As for serving customers, where we deal direct, we do indeed seek that important information which is how we are able to ensure that customers buy the right shape of annuity for them and where they are likely to qualify for an enhanced one, they are referrred to our enhanced annuity partner.

  6. David Trenner - Intelligent Pensions 7th October 2011 at 10:48 am

    John, It appears that Standard are trying very hard to treat their customers fairly. Can the same be said of other ABI members?

    This is the table of current rates for a male 65 with £30k for a no-frills annuity. Many companies would be below Scottish Widows if they provided rates, but they only sell annuities to existing customers (poor souls!) and are therefore excluded. Your rates (and some others) do not reflect postcode pricing which is available.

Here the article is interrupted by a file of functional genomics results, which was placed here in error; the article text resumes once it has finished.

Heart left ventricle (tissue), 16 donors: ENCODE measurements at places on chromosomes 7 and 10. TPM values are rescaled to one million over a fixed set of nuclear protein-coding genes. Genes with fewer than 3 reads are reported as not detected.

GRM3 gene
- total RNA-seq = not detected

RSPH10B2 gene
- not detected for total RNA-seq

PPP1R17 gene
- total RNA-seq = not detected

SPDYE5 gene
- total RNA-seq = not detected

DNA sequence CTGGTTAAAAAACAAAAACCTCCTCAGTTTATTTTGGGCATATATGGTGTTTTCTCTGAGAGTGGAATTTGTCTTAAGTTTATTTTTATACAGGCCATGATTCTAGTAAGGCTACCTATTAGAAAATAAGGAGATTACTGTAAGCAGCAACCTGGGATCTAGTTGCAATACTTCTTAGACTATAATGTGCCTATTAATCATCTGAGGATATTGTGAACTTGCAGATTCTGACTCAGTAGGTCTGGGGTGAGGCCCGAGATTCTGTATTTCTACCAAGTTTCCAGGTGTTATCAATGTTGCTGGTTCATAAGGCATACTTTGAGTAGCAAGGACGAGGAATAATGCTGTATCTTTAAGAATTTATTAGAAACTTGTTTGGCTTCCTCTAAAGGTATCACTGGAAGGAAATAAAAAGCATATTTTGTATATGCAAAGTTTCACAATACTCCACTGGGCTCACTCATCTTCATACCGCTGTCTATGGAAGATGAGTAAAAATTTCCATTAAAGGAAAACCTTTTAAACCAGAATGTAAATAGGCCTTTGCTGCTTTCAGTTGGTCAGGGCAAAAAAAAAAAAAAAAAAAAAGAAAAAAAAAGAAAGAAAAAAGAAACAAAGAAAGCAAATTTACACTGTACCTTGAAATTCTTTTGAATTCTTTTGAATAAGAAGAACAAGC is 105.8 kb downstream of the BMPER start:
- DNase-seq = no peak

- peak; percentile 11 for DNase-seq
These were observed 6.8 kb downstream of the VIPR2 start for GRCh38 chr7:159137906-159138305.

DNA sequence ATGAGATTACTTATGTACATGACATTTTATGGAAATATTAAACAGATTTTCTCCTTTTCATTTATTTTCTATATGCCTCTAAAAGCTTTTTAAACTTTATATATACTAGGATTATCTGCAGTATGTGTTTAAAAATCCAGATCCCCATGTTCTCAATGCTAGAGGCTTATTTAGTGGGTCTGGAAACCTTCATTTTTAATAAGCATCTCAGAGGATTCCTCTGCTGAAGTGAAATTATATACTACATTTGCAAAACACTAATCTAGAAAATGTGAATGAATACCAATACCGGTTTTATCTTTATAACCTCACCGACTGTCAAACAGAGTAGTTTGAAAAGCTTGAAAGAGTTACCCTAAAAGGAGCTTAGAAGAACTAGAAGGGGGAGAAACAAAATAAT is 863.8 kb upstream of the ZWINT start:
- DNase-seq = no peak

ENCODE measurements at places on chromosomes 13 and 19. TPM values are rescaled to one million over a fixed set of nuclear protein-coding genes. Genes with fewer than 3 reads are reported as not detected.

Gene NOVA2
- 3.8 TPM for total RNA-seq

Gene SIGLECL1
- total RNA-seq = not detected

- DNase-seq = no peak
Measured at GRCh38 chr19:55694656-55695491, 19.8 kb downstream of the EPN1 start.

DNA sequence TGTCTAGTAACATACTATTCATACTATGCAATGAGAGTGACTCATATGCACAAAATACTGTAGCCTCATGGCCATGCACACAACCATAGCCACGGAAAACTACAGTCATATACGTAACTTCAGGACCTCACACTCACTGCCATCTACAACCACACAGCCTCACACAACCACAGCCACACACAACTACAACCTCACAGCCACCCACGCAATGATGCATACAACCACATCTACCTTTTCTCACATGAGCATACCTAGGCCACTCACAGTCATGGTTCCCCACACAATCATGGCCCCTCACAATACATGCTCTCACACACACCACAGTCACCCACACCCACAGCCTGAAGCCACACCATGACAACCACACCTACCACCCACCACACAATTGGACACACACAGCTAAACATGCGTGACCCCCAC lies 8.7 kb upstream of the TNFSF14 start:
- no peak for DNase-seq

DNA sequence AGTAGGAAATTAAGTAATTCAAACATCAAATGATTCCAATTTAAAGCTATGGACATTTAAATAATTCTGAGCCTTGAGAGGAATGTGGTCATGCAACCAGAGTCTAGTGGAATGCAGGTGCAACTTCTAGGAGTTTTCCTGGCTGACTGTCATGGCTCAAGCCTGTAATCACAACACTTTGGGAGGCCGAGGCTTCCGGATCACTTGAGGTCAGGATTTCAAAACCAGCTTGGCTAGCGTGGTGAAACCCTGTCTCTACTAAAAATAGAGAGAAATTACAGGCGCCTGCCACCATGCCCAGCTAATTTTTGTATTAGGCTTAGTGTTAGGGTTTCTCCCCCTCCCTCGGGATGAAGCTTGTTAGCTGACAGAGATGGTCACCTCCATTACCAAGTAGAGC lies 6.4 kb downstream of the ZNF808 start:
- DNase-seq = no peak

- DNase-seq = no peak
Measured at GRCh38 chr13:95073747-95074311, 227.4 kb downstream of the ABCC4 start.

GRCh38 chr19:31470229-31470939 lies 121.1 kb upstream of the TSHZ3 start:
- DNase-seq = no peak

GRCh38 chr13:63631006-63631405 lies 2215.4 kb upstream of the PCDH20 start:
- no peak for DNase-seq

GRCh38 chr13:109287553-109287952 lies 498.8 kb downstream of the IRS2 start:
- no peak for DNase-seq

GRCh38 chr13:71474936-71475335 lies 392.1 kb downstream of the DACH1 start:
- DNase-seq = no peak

Aviva £1888pa
    Saga £1873pa
    Legal & General £1842pa
    Canada Life £1761pa
    Standard Life £1734pa
    Prudential £1726pa .
    AEGON £1679pa
    Scottish Widows £1656pa

    How do you propose that we stop policyholders losing out by such huge amounts for the rest of their lives?

    And why criticise the likes of HL who help a lot of people to get better annuities? They cannot afford to offer a full advice service, but that does not mean they do not offer a service!

  7. Tom,

    Given that the average fund size of an annuity pot means the vast majority of customers will not have sufficient to make them financially viable for an IFA – what makes you think that cutting these people off from their providers is what they need and / or want to happen? WHo do you think will have the responsibility for gathering the important customer data and translating that into a product recommendation?